"Now Hesperos (Evening) begat a daughter named Hesperis (Evening), who he gave in marriage to his brother [Atlas] and after whom the land was given the name Hesperitis."

Pliny the Elder, Natural History 5. 3 (trans. Rackham) (Roman encyclopedia C1st A.D.) :
"[On the Atlantic coast of Africa is the river Lixos] about which the most marvellous legends are told by the old writers : this was the site of the palace of Antaeus and the scene of his combat with Hercules, and here were the gardens of the Hesperides. As a matter of fact an arm of the sea stretches inland here with a winding channel which, as people nowadays explain the story, had some resemblance to the guardian Dracon; it embraces within it an island . . . On the island there also rises an altar of Hercules, but of the famous grove in the story that bore the golden fruit nothing else except some wild olive trees." [N.B. The Lixos is probably the Moroccan river Draa.]

Pliny the Elder, Natural History 5. 30 :
"Benghazi is situated at the tip of the horn of the Syrtis; it was formerly called the City of the Hesperides (Hespiritis), mentioned above, as the myths of Greece often change their locality; and in front of the town not far away is the river Leton, with a sacred grove, reported to be the site of the gardens of the Hesperides."
[N.B. Benghazi is now a city of north-western Libya.]

Virgil, Aeneid 4. 480 (trans. Fairclough) (Roman epic C1st B.C.) :
"Near Oceanus’ bound and the setting sun lies Aethiopia, farthest of lands, where mightiest Atlas on this shoulders turns the sphere, inset with gleaming stars . . . The fane of the Hesperides."


Sources:

  • Hesiod, Theogony - Greek Epic C8th-7th B.C.
  • Greek Lyric III Stesichorus, Fragments - Greek Lyric C7th-6th B.C.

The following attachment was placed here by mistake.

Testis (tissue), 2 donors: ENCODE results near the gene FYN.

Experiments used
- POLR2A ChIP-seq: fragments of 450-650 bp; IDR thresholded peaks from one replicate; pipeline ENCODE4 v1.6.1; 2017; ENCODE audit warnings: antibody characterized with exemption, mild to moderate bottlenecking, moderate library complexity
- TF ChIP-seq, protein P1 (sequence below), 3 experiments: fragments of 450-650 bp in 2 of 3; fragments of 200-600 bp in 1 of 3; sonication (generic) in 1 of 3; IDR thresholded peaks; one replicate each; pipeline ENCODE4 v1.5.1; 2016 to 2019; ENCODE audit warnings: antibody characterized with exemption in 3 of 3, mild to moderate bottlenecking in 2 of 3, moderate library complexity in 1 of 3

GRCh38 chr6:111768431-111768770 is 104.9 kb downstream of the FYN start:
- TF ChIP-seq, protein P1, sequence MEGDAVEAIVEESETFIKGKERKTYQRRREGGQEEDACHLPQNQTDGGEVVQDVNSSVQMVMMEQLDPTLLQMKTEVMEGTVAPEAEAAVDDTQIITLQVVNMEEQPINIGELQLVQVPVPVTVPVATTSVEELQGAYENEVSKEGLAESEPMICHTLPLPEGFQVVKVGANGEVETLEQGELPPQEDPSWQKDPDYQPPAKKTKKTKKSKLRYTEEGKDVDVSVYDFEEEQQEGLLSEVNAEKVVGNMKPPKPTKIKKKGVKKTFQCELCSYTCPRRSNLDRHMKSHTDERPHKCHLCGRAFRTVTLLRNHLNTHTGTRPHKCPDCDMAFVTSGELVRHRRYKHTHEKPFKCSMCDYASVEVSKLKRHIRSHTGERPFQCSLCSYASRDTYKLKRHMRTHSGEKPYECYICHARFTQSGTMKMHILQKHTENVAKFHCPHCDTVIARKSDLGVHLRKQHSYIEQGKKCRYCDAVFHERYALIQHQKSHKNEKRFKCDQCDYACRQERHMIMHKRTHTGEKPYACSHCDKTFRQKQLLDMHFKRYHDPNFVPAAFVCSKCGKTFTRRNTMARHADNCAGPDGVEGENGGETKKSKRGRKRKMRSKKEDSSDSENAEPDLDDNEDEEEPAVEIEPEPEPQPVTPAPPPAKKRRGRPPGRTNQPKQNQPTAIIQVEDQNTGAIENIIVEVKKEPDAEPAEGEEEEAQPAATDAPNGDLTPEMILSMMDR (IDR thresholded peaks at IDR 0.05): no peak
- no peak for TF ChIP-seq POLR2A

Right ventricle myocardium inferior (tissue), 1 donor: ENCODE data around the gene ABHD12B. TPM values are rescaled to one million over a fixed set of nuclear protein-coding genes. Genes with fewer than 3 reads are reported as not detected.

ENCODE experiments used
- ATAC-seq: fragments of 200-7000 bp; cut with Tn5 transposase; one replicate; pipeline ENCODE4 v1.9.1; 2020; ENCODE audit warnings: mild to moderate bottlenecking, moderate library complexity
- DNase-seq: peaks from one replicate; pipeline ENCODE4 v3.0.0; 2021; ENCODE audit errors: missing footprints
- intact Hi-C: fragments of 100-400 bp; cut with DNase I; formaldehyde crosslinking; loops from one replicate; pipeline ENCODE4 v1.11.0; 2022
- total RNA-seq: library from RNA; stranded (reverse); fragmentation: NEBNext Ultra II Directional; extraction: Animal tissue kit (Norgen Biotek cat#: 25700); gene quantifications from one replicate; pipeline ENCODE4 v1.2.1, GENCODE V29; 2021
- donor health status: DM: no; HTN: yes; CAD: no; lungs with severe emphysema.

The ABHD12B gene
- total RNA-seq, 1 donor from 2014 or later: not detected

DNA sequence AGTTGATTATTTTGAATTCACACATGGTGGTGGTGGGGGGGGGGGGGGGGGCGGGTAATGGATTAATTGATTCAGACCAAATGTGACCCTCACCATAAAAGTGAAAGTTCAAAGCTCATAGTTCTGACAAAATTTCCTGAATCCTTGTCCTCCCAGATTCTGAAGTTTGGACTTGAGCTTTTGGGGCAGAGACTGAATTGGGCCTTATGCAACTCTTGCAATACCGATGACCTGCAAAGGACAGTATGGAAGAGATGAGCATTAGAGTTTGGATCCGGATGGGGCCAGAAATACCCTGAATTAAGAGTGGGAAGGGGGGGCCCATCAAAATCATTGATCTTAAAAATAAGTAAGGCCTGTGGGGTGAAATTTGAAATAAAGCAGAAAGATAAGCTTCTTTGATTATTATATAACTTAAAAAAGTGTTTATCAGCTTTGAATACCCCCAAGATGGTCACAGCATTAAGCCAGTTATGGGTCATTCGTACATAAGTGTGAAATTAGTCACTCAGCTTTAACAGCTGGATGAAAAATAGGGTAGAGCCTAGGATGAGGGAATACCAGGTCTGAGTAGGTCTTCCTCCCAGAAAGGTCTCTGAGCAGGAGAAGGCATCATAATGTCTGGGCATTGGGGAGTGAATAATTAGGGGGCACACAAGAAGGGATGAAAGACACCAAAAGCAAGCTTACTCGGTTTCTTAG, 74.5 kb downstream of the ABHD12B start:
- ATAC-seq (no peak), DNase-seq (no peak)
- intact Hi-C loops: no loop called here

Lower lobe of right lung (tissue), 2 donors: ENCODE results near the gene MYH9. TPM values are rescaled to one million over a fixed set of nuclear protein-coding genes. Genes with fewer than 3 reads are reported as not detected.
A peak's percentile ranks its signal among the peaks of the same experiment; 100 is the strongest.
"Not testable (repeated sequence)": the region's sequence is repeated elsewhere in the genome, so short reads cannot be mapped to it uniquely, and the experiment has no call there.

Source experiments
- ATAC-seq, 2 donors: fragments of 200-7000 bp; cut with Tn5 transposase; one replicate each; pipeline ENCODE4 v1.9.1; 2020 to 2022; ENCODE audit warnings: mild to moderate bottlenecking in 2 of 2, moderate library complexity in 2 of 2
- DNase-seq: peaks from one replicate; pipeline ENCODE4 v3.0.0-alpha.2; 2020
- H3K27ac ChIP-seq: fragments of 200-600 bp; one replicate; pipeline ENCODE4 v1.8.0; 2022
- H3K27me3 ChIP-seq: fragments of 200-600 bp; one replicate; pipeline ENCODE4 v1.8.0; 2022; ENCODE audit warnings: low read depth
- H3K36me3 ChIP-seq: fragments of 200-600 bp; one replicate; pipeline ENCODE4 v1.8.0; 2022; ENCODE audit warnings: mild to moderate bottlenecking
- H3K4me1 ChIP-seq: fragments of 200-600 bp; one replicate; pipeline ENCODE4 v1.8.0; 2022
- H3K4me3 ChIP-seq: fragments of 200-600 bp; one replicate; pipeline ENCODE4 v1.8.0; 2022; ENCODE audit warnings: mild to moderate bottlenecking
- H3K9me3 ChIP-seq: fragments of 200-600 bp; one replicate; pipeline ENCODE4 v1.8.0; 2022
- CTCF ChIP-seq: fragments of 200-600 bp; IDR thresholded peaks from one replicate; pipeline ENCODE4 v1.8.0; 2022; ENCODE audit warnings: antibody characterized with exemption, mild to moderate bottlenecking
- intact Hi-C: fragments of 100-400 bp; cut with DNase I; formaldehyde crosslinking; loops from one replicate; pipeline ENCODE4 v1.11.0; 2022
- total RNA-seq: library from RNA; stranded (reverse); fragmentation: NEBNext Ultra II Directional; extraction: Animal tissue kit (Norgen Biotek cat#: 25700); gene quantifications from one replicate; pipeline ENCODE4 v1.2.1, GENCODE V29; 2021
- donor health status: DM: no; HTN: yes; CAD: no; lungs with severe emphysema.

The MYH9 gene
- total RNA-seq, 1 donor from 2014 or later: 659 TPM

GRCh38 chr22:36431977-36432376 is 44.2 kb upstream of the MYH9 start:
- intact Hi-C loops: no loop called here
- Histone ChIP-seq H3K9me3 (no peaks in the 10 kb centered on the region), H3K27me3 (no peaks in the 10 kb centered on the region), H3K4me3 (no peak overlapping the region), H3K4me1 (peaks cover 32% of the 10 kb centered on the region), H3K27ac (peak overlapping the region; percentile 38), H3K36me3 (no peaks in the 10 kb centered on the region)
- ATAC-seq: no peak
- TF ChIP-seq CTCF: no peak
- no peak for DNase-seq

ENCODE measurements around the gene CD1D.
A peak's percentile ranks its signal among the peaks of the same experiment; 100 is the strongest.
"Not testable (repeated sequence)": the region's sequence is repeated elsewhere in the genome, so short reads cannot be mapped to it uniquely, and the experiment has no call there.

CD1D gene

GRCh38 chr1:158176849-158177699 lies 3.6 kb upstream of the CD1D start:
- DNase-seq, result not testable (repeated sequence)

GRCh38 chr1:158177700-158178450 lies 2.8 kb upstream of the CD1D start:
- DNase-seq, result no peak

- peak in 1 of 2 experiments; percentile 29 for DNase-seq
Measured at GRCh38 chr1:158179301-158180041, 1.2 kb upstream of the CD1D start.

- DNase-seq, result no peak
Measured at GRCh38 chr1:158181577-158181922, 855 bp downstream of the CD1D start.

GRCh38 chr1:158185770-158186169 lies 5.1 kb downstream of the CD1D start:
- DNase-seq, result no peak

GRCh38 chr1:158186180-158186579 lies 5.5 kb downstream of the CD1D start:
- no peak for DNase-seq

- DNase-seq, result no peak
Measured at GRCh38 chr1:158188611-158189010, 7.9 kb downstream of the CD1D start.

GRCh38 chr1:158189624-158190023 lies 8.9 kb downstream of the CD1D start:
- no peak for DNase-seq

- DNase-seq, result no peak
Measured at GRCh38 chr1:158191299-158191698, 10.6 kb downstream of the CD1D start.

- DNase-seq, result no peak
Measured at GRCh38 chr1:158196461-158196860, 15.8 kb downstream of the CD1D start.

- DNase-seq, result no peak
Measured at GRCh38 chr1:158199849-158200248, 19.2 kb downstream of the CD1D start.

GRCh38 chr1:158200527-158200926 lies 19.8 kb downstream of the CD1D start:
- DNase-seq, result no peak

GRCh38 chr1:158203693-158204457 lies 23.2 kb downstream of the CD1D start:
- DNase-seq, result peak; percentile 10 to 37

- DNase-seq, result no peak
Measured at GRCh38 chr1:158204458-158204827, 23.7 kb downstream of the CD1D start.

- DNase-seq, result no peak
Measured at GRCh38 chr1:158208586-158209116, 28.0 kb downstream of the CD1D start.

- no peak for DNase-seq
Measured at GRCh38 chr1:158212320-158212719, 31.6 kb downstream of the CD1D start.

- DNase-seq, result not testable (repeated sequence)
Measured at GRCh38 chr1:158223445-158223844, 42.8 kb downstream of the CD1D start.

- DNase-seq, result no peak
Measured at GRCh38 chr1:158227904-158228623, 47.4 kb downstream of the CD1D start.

• Greek Lyric V Anonymous, Fragments - Greek Lyric B.C.
  • Aeschylus, Fragments - Greek Tragedy C5th B.C.
  • Euripides, Hippolytus - Greek Tragedy C5th B.C.
  • Apollodorus, The Library - Greek Mythography C2nd A.D.
  • Apollonius Rhodius, The Argonautica - Greek Epic C3rd B.C.
  • Diodorus Siculus, The Library of History - Greek History C1st B.C.
  • Strabo, Geography - Greek Geography C1st B.C. - C1st A.D.
  • Pausanias, Description of Greece - Greek Travelogue C2nd A.D.
  • Quintus Smyrnaeus, Fall of Troy - Greek Epic C4th A.D.
  • Athenaeus, Deipnosophistae - Greek Rhetoric C3rd A.D.
  • Philostratus the Elder, Imagines - Greek Rhetoric C3rd A.D.
  • Hyginus, Fabulae - Latin Mythography C2nd A.D.
  • Virgil, Aeneid - Latin Epic C1st B.C.
  • Cicero, De Natura Deorum - Latin Rhetoric C1st B.C.
  • Pliny the Elder, Natural History - Latin Encyclopedia C1st A.D.
  • Seneca, Hercules Furens - Latin Tragedy C1st A.D.
  • Statius, Thebaid - Latin Epic C1st A.D.
  • Colluthus, The Rape of Helen - Greek Poetry C5th-6th A.D.
  • Nonnos, Dionysiaca - Greek Epic C5th A.D.

Other references not currently quoted here: Euripides Madness of Heracles 394; Pliny Natural History 6.31 & 6.36; Scholiast on Apollonius Rhodius 4.1399; Scholiast on Euripides Hippolytus; Servius on Virgil's Aeneid 4.484; Servius s.v . Hesperides; Orphic Fragment 17; Pompelus Mela 3.10